Mexico: Free rides and rides of all kinds
After more than a month in this land of lime and chillies, Mexico can still surprise me. And, a few days ago I was taken for a ride I will not forget.
We started in Palenque, a jungle community in the middle of nothing but green and wilderness, spiced with ruins and the occasional poisonous creature. My friend and travelling companion, Christina, slept with a cobra in her room the night before, and the Howler monkeys roared continuously, nearly as loudly as the bullfrogs. Beautiful indeed, but the area was riddled with rich-hippies and pseudo-Hare Krishnas, so we opted to flee to the beach - partly so another friend could enjoy her last few days here under the sun before returning to the land of snowstorms and salted streets, and partly so our new friends, travelling Mexican artisans, could sell their wares. They make beautiful jewellery, and I'll be wearing some home.
We opted to hitchhike because collectively the 500 km trip would cost $500 USD, and catching "un ride" here is safe and certain, especially with two Mexican guys and five of us together at all times. We expected to spend the day on the backs of pick-up trucks, but ended up stranded at gas station about 80 km from our starting point.
No worries, though. Gas stations sell beer. Or, as our friends say: Very problem? Beer more. The longer we waited the drunker and more silly we became - harassing all those refusing to drive us. Then, with our minds properly lubricated, a transport truck pulled in to fill up and our fate changed.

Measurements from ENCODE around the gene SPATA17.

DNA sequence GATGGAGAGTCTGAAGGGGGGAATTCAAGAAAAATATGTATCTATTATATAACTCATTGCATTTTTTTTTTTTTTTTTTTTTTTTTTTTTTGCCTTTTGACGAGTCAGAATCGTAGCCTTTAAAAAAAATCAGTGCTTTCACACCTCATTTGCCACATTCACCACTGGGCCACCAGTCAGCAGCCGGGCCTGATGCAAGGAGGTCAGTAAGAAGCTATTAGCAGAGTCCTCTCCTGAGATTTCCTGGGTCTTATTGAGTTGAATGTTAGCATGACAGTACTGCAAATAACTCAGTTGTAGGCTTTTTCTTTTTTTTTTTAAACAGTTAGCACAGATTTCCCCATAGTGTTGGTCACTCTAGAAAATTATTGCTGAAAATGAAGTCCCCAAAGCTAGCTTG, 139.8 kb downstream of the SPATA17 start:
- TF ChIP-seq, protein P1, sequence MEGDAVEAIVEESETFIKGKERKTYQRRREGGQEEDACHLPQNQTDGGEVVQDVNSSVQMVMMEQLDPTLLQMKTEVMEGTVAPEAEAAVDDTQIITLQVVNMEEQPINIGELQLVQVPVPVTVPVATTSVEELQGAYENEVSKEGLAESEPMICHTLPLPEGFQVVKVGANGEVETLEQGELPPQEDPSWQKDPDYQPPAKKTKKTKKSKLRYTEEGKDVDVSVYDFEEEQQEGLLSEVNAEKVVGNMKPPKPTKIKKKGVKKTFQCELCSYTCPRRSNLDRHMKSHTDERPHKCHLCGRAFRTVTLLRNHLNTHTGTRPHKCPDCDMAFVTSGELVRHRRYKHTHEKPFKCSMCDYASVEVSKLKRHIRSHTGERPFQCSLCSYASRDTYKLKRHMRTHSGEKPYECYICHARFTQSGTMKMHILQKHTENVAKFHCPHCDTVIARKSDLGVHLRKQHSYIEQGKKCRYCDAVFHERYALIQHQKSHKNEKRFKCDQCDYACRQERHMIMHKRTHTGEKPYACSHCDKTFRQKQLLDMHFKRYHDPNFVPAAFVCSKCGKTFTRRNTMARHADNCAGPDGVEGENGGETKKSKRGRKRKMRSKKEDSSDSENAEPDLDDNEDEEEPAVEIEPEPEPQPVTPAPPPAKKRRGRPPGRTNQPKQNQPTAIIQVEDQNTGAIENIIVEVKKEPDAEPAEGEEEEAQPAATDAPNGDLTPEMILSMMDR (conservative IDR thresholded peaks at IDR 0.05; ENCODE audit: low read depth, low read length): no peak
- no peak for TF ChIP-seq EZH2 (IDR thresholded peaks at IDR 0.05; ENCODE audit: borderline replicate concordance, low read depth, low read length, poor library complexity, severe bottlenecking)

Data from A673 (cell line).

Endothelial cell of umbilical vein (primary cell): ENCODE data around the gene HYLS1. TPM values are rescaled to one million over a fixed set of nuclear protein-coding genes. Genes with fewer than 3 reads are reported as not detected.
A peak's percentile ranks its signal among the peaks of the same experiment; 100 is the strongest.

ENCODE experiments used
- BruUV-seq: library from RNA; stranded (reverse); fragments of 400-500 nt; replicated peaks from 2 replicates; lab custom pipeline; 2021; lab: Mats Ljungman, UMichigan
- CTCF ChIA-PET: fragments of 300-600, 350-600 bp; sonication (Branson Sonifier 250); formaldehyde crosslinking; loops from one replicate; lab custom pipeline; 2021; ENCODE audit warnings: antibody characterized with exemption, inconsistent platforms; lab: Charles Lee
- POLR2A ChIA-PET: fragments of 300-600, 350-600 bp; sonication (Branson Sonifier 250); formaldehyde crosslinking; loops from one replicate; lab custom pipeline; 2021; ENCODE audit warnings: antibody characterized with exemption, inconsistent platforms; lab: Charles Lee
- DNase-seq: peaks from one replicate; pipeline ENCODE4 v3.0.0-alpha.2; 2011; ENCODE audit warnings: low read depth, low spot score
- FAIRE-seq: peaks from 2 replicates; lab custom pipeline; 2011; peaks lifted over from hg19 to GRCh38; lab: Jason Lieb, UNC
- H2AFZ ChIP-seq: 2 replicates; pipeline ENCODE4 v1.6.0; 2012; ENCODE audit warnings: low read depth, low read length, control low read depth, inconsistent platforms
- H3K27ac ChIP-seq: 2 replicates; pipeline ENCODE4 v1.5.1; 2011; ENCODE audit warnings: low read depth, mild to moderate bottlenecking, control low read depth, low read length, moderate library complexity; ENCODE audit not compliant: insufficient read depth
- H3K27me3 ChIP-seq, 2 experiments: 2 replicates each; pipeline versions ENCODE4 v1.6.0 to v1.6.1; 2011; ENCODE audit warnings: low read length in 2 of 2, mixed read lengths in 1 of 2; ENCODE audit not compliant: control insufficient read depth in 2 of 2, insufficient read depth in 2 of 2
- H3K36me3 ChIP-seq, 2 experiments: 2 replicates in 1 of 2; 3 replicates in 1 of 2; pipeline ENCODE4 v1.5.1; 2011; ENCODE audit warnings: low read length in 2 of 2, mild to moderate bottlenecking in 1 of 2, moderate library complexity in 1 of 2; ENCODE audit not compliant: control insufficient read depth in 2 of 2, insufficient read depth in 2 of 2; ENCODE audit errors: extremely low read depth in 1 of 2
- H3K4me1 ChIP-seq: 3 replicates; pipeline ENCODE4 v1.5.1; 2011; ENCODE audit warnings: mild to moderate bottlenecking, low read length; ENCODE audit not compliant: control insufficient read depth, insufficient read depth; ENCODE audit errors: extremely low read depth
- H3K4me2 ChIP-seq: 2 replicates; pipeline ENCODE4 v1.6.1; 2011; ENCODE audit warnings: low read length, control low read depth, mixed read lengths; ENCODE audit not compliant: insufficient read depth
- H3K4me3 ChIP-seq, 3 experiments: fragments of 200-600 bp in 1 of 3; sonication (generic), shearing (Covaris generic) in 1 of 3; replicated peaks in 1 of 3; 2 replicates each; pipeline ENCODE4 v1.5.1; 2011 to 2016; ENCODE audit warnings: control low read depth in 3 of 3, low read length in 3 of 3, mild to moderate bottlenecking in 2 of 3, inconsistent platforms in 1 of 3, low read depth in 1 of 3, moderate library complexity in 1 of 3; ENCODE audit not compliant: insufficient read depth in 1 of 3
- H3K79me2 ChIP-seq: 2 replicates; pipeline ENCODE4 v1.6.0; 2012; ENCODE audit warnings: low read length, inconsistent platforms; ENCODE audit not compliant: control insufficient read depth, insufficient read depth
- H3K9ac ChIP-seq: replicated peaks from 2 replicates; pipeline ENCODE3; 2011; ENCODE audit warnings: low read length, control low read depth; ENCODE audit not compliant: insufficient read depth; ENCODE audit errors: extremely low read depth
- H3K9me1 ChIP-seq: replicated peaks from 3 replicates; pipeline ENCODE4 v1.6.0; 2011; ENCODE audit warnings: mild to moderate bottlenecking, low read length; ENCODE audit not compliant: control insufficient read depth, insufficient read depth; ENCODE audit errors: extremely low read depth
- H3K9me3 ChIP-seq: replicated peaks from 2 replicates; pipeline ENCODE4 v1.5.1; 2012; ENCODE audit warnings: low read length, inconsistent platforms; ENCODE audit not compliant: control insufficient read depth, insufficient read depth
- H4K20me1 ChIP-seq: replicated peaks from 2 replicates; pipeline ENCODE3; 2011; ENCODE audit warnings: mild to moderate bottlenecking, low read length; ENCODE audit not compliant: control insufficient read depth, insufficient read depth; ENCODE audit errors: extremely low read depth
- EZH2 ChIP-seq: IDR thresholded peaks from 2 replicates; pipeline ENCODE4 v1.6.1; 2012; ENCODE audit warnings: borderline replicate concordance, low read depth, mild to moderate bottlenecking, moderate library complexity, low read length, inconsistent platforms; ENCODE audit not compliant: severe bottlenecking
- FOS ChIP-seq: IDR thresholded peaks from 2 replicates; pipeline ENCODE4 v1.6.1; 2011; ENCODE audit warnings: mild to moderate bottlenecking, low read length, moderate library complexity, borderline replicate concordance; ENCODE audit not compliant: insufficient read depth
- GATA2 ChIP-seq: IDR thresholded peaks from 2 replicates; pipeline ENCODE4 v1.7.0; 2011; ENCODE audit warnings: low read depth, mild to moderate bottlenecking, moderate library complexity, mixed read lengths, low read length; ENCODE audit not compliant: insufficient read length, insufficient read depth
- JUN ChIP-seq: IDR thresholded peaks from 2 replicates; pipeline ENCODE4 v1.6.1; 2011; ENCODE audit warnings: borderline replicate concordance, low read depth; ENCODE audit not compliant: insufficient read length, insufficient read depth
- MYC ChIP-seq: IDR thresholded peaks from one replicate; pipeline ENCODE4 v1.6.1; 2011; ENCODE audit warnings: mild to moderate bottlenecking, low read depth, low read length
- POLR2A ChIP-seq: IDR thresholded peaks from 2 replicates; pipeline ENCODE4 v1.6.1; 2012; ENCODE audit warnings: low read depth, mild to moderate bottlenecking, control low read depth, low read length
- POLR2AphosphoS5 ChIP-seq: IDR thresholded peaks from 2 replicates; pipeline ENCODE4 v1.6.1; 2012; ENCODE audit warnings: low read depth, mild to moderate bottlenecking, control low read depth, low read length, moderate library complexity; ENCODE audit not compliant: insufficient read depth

During the next 5 hours, we rode backwards, drunk, for hundreds of kilometers. We really did. The transport truck drivers, you see, were delivering brand new cars to Mérida, for sale at legitimate dealerships.
And, I can now answer the age-old question: What happens to new cars before you buy them? Well, in Mexico anyway, some of those cars see plenty of rides before they ever reach the buyer. Rides of all kinds.
It began when one of our Mexican friends convinced the drivers to let us travel the entire way in a shiny new Camry, secured backwards on the bottom level of the enormous truck. We stashed our bags and climbed in. Bouncing down highway, my friends with the strongest imaginations pretended to drive, while the rest of us dozed in the back. Soon though, it became hot and stuffy in the Camry. As if they knew, the truckdrivers pulled over and came back to offer us a jug of water and the keys to the car. There was no reason, they said, that we shouldn't turn it on and use the air conditioning. I could think a few, but kept my mouth shut. There we sat in a running car on the back of a transport truck with a nice cool breeze, no longer sweating away that new car smell. We waited while the drivers siphoned gas from all the bottom level cars to sell at the corner store for a "cheap price". This side profit, we later learned, was slated for entertainment. One sin feeds another.
Off we drove, stopping only once more at a truckstop after dark, with the driver kicking us out of the Camry telling us he'd be done in 15 minutes, and disappearing into the vehicle with a plump truckstop prostitute. True to his word, we were ready to go in no time. God bless Mexico.